I have always been interested in words, where they came from, and what they mean. But I have to admit that for some time now, new words I simply don’t get seem to pop up almost daily. Some are puzzling eyebrow-raisers that I let slide by because they’re associated with something in which I have no interest. On the other hand, I find that many are worth understanding and storing away for possible future use.
In 2022, 370 new words made the hallowed pages of the Merriam-Webster Dictionary. Here are just a few:
Galentine’s Day: This is a holiday for celebrating friendships, especially those among women. It is observed on February 13.
Mojo: A word often used to mean a charm or a spell, as in “She’s got her mojo working,” it also refers to a seasoning, sauce or marinade in its latest addition to the dictionary.
Hoglet: A baby hedgehog (used mostly by the British).
Yeet (yeeted, yeeting, yeets): A transitive verb that first came to light in 2007. To yeet means to forcibly throw something without regard to the thing being thrown.
Adorkable: Quirky or awkward in an endearing way.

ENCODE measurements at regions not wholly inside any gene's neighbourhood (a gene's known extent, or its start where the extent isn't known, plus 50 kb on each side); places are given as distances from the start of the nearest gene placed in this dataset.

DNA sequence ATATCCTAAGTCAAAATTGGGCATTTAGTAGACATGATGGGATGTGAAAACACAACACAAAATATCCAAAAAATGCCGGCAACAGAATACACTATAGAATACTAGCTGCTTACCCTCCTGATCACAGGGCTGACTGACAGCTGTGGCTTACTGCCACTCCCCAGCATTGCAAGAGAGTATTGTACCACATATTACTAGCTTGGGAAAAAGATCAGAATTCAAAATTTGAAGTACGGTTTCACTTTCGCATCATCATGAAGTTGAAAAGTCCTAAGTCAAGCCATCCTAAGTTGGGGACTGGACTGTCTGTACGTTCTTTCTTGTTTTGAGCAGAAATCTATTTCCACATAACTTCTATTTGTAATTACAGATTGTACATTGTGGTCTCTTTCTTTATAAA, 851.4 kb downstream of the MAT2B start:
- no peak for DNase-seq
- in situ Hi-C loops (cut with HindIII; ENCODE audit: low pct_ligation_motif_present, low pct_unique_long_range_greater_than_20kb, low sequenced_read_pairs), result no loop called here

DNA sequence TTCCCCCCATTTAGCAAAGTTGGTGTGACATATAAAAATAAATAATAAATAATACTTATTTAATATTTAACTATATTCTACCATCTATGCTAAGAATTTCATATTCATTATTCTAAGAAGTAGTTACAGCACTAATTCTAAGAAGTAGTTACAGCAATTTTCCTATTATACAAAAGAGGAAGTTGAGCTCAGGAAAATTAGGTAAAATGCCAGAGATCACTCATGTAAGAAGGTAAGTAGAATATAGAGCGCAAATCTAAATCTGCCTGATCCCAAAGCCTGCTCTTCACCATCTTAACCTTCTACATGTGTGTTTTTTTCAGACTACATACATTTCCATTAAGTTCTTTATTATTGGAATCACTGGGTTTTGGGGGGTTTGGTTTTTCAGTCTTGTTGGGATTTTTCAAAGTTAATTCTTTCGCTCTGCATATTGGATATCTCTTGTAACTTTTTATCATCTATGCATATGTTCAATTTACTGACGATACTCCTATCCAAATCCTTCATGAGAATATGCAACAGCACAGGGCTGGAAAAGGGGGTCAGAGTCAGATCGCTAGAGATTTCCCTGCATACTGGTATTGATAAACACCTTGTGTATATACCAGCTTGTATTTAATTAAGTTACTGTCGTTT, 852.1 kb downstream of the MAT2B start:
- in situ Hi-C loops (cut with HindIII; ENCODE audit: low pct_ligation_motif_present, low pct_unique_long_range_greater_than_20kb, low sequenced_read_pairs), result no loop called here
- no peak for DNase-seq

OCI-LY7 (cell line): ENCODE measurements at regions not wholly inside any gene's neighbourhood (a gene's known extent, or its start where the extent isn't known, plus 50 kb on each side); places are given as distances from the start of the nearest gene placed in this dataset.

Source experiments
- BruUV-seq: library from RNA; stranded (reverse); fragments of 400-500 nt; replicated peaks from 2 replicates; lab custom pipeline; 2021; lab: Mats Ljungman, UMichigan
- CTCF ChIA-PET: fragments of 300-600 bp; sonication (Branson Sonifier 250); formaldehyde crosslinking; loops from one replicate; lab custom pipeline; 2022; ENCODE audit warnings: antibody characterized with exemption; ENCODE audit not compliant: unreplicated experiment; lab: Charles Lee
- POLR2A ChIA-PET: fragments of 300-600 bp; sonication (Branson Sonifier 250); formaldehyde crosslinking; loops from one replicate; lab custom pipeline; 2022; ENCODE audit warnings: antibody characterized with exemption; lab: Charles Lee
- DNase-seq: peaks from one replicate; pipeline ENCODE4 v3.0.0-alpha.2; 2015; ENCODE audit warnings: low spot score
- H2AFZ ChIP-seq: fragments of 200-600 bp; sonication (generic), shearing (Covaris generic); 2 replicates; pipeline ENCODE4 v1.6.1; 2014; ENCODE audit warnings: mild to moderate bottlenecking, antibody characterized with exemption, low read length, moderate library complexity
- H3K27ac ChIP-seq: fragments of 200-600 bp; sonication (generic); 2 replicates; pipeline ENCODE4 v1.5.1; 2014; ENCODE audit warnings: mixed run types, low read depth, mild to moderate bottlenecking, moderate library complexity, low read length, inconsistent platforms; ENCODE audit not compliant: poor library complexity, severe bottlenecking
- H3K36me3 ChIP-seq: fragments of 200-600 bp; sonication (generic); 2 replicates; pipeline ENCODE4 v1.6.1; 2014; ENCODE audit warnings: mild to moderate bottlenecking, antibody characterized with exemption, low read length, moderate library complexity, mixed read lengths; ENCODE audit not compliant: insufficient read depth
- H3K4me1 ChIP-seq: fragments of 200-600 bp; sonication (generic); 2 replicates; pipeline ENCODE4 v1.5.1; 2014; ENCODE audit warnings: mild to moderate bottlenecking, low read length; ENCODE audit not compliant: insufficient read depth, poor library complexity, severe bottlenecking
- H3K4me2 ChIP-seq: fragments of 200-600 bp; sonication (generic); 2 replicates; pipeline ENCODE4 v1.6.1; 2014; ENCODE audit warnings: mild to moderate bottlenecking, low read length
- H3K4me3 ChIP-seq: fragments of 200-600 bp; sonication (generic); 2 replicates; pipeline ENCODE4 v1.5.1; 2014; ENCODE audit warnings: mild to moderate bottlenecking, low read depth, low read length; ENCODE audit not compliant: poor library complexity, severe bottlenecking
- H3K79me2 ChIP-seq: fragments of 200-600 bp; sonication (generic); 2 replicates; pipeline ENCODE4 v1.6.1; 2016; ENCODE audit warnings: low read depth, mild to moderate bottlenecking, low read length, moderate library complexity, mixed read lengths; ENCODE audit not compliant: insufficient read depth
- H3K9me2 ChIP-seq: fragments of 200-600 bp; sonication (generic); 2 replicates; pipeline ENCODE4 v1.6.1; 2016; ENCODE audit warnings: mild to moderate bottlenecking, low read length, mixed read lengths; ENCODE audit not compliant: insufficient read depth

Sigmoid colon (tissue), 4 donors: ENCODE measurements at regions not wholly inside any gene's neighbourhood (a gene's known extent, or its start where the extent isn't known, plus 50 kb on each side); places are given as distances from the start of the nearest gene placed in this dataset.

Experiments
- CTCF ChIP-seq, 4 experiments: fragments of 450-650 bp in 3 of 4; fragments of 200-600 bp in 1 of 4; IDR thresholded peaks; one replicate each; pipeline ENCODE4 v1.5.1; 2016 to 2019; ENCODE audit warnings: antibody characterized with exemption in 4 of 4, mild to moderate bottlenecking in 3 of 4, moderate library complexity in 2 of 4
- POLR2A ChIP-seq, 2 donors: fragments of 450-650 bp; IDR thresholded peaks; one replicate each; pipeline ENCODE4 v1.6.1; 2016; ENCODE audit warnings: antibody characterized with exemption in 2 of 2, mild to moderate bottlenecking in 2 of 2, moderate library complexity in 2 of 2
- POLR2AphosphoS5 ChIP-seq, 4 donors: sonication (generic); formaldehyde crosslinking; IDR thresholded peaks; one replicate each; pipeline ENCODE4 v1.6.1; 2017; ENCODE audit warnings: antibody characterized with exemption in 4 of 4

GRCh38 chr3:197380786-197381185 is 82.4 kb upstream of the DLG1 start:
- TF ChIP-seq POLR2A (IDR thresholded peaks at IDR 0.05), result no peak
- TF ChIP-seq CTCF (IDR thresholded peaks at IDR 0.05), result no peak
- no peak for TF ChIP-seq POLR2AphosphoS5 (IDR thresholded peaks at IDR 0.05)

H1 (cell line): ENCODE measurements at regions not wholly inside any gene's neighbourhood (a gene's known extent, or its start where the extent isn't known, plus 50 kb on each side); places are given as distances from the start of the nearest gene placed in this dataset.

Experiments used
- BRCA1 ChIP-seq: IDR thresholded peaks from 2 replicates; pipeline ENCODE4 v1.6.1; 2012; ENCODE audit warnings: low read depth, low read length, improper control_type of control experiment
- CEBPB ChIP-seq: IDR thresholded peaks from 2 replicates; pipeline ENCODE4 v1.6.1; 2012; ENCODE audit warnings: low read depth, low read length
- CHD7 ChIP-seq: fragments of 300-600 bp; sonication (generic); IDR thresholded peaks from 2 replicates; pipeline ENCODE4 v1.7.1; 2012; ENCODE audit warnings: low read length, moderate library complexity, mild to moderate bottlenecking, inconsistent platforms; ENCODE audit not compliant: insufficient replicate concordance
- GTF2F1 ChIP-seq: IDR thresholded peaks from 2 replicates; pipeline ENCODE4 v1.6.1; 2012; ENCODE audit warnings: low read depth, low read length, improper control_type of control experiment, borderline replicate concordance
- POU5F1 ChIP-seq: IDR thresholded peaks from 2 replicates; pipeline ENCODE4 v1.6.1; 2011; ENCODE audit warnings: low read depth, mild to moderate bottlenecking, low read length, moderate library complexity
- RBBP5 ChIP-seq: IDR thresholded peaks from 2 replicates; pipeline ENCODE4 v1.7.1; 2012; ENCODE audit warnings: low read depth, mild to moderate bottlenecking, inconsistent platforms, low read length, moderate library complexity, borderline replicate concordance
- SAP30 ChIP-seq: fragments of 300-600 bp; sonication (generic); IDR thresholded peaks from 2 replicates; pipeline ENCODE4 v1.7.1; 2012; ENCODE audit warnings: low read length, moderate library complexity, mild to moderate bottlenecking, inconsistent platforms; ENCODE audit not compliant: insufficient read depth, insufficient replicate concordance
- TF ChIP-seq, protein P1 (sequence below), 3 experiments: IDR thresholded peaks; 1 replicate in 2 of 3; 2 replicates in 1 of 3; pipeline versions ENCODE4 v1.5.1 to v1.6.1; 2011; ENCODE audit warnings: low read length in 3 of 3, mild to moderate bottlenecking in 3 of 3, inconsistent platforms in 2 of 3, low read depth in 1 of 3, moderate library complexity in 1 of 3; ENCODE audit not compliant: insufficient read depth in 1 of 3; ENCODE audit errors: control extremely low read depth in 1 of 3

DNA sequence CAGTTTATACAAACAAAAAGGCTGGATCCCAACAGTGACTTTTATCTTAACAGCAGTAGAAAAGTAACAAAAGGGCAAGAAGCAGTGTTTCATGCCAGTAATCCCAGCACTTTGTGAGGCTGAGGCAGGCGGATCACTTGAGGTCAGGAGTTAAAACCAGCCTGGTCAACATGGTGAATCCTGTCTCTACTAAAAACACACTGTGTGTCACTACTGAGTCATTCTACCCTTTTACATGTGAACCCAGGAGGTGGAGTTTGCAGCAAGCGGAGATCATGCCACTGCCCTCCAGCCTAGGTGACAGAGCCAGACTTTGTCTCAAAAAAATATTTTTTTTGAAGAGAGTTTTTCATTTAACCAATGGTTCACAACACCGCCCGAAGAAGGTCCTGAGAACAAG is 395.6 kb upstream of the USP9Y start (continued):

Janky: This can refer to something that is faulty or not functioning properly. It can also refer to something that is of very poor quality.
Shrinkflation: According to the dictionary, this is the practice of reducing a product’s amount or volume per unit while continuing to offer it at the same price.
Atmospheric river: Here’s a word I heard out of the mouth of a TV meteorologist just recently. It is a “concentrated band of water vapor that flows through the atmosphere and that is a significant part of the global hydrologic cycle and an important source of regional precipitation.” There. Think about that!
Heard a new word that has piqued your curiosity? Check to see if it was worthy of Merriam-Webster’s notice.